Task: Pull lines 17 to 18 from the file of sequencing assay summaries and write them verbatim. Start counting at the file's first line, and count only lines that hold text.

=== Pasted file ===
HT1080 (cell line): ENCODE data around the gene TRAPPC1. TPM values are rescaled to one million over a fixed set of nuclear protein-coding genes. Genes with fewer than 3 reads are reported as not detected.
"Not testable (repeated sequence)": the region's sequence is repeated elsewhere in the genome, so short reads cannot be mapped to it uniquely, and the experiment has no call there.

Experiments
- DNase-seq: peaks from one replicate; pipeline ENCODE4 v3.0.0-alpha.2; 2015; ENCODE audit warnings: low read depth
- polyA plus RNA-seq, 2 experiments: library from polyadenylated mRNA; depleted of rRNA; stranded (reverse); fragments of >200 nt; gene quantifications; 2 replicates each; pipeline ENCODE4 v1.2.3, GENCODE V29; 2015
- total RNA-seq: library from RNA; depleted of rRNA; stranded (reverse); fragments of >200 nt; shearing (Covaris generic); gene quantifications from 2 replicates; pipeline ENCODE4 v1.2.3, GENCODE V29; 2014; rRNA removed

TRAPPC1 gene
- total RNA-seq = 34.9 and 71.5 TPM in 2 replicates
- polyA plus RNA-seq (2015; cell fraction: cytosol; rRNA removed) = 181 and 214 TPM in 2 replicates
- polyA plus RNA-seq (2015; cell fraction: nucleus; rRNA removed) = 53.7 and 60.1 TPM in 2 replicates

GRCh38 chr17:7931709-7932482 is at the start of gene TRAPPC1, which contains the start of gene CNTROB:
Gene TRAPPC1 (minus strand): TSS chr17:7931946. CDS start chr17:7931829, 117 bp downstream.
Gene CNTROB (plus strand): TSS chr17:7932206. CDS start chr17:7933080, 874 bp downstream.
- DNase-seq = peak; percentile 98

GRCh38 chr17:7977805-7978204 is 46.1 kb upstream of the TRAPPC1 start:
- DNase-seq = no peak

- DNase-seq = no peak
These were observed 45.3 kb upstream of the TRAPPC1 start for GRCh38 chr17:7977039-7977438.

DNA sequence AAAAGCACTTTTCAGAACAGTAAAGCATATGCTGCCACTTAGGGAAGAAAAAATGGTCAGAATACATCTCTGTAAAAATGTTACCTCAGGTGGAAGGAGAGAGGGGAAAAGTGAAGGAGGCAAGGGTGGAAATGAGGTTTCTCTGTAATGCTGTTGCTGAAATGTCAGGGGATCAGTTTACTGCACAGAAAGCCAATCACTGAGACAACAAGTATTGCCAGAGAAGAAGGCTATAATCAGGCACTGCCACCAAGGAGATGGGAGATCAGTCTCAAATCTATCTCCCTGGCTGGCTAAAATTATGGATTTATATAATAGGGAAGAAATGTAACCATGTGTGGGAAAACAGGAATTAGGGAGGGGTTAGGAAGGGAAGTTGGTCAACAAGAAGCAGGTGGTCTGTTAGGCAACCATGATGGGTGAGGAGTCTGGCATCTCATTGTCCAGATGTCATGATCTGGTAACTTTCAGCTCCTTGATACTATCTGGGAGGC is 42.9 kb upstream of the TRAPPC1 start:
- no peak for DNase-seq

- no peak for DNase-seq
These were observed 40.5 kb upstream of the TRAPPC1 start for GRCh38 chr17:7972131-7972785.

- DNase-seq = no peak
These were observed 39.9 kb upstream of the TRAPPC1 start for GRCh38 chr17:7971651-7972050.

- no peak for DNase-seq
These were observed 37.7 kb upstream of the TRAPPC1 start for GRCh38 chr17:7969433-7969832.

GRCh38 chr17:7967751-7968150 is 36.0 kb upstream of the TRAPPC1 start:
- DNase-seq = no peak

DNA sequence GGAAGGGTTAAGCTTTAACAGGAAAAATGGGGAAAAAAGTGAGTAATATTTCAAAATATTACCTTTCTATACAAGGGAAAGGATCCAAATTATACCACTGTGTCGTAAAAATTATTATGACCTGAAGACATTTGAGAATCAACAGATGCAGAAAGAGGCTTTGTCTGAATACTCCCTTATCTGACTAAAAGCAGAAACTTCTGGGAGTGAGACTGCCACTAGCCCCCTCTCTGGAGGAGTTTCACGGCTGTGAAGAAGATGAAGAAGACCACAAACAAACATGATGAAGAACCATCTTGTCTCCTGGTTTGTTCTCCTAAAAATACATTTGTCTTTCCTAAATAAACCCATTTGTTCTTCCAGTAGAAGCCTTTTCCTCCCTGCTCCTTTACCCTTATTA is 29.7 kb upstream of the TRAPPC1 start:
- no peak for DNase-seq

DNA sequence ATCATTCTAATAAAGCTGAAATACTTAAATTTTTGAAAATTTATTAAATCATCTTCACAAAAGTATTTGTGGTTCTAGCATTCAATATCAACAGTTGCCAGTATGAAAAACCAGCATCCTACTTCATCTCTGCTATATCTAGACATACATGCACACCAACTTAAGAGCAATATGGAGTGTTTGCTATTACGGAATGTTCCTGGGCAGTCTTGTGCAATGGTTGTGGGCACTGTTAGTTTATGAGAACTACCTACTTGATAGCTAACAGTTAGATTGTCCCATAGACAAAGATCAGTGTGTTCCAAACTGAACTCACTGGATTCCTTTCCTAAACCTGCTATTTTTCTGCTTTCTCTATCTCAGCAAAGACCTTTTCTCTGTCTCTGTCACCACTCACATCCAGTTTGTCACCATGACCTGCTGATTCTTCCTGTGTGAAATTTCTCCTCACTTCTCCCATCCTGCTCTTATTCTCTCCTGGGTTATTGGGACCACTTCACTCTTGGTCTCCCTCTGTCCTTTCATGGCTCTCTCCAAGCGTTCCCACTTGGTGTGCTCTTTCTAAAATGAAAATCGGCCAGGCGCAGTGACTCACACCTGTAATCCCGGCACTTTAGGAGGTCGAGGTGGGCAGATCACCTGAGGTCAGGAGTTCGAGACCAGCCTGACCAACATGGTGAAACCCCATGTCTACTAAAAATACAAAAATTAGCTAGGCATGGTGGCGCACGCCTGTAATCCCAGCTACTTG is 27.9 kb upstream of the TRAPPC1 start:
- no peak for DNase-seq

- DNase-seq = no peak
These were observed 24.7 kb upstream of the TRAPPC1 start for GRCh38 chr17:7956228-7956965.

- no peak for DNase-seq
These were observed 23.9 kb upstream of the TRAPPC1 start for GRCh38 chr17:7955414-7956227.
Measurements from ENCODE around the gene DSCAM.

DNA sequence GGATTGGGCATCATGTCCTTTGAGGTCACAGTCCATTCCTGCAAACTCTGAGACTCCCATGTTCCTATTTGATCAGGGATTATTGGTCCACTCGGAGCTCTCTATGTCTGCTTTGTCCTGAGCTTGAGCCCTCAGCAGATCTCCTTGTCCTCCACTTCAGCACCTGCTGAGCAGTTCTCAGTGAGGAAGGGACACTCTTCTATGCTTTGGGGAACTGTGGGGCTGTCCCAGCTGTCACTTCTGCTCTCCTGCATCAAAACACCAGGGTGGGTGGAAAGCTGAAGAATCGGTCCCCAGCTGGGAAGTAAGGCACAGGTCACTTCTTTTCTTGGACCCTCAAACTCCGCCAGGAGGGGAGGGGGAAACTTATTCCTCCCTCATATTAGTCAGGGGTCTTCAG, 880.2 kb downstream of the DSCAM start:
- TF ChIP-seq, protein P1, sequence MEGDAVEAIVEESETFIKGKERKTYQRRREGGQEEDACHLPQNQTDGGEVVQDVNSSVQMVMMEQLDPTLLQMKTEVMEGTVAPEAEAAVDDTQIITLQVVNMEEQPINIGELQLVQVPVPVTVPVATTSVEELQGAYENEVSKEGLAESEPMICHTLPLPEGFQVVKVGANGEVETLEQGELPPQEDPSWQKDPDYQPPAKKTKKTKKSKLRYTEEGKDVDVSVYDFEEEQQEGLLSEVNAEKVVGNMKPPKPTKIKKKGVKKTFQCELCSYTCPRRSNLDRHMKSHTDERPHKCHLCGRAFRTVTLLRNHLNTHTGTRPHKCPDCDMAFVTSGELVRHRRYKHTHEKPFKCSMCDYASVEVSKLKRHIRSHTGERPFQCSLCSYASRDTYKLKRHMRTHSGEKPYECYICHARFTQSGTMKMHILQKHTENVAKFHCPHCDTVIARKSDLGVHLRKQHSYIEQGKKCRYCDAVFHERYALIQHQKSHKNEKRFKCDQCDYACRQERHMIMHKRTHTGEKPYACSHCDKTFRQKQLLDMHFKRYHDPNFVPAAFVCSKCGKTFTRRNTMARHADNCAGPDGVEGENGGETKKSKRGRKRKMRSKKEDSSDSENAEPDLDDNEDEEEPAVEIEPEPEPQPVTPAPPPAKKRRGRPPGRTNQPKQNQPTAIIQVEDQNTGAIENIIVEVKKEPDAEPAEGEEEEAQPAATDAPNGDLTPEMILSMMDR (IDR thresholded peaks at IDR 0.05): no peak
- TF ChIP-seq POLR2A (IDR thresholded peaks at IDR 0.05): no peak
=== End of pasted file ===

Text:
- DNase-seq = no peak
These were observed 45.3 kb upstream of the TRAPPC1 start for GRCh38 chr17:7977039-7977438.